And now, with the book safely on dead (hopefully gently euthanized) trees, I can tell the story of my small part in this important project by my friend and colleague, Richard N. Côté. In Search of Gentle Death is a history of the modern right-to-die movement as it has evolved in many nations. I served as the final proofreader in a whirlwind, crash process earlier this year that had me seeing strange things due to eyestrain–and it was worth every moment.
I’ll skip the synopsis here, since the link provides one, but my enthusiastic endorsement of the book probably won’t stun you. As a participant, I can’t ethically put up an Amazon review. I can tell you that Dick is a dedicated researcher and social historian, and he hasn’t failed us here. Not one bit. For some samples of his best previous work, I commend to you Strength & Honor: the Life of Dolley Madison, and City of Heroes: the Great Charleston Earthquake of 1886. If you are at all interested in the right-to-die movement, Dick talked to all the right people, which isn’t as easy as with, say, the quilting or racquetball communities. To a certain degree, the movement exists on the ‘down low.’ In many countries, helping a terminally ill person end life on his or her own terms can mean jail time. Even providing or publishing the information is illegal some places. Therefore, not everyone has these folks on speed dial, or can get them to speak frankly. Dick will tell you where the movement has been, is and is going.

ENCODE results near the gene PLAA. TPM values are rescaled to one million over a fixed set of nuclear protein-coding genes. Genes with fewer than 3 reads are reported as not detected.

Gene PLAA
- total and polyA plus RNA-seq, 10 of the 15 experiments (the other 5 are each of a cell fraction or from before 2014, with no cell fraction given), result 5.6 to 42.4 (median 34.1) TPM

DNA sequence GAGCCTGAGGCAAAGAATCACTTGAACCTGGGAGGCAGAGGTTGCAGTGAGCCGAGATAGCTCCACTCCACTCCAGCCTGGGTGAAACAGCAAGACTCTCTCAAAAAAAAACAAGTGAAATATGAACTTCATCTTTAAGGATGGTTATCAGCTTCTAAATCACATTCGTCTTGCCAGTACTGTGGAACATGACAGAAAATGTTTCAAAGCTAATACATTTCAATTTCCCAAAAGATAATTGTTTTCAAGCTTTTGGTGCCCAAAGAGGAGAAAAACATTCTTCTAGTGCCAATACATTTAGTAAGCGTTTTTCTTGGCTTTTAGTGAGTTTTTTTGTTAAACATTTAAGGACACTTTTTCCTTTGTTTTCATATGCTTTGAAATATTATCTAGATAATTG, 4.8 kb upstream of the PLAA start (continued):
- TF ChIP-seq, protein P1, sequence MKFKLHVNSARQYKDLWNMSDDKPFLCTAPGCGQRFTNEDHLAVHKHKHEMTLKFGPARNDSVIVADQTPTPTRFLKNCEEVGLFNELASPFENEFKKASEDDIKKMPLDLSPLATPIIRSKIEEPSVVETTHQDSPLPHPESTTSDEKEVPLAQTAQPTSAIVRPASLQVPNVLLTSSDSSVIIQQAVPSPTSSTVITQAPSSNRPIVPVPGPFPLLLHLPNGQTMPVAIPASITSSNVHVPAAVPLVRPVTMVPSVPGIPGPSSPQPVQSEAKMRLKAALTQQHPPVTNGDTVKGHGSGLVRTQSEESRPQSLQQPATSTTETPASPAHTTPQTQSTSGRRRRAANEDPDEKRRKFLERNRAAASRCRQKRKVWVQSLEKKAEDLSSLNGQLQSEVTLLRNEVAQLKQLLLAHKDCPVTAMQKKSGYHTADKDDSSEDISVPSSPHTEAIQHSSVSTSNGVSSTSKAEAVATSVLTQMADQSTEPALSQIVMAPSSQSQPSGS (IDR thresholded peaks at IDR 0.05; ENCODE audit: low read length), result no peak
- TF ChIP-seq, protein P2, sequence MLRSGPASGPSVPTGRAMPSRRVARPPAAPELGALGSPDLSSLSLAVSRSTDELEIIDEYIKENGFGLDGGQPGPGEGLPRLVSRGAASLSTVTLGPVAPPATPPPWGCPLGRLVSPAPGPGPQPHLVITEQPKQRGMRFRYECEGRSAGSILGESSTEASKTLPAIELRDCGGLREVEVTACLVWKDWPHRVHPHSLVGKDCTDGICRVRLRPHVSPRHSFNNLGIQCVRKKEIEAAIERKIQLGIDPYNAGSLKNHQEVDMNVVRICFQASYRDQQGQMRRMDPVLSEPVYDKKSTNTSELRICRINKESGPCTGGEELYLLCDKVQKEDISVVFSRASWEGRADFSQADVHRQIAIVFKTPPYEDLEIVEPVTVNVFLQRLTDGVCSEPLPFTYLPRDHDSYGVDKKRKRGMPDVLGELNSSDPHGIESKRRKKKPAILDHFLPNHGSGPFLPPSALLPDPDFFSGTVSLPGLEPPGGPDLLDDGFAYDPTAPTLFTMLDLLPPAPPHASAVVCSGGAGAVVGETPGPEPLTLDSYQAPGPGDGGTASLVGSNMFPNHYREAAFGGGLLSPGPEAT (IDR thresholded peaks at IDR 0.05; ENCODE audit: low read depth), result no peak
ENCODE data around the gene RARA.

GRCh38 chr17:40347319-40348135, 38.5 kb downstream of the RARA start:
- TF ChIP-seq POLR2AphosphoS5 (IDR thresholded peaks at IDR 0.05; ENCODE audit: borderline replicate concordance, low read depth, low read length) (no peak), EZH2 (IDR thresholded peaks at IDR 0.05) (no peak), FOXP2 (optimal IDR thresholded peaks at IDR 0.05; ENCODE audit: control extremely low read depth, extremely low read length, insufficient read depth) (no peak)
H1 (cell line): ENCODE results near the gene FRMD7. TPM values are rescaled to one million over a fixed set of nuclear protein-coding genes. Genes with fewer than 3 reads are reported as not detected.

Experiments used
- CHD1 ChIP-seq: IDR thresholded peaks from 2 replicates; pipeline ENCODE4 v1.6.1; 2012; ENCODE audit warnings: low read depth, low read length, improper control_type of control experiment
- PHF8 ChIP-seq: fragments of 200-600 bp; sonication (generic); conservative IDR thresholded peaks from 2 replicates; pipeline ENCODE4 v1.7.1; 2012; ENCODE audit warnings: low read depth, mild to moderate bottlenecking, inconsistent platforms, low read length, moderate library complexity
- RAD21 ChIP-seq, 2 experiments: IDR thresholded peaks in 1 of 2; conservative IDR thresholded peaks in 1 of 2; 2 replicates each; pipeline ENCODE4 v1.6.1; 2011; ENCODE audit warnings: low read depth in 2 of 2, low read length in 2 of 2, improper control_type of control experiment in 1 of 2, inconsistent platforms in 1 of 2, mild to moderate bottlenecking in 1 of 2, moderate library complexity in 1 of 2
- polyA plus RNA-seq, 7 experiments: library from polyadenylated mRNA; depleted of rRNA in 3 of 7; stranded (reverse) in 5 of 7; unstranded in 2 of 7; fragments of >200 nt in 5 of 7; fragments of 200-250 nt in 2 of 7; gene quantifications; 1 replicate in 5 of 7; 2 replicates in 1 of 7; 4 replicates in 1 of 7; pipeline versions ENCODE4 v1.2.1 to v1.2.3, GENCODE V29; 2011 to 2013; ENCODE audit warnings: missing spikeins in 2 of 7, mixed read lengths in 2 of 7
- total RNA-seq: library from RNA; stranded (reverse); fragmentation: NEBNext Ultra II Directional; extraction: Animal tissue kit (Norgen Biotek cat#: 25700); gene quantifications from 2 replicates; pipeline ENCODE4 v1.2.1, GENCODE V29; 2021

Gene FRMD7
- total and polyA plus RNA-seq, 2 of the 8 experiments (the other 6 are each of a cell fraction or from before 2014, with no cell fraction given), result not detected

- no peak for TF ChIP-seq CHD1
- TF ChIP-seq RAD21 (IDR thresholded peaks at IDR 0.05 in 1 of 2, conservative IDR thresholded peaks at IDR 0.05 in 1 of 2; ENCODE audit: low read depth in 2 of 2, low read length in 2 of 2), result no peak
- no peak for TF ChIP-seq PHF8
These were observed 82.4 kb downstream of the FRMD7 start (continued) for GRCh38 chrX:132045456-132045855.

For the project’s first five years, specifically until its final month, I wasn’t part of it except as a projected advance copy reviewer and general waver of pompoms. I’ve known Dick for some years, and he’s given me heaps of helpful guidance. Now and then we’ll have a fine chat on the phone, usually about our current projects and/or the current state of the literary markets. That’s how I knew about his progress with In Search of Gentle Death. So happened, at about the typesetting stage, Dick sent me an advance galley of the front material and first chapter of the book. After typesetting is supposed to come final proofreading. What Dick hadn’t known is that proofreading is my wheelhouse, one of the very few things in life I do well enough to have an unbearable ego about. I spotted a misspelled name and reported it to him. (Amusing side note: it was that of the infamous Tim LaHaye, author of some apocalyptic religious novels.) I offered to be the final proofreader, knowing that if I saw that one on a cursory read, there’d be more. After I reiterated the offer a couple more times, Dick advised me in his trademark jolly way that I’d made the mistake of offering too many times, and as my punishment, he was accepting my service.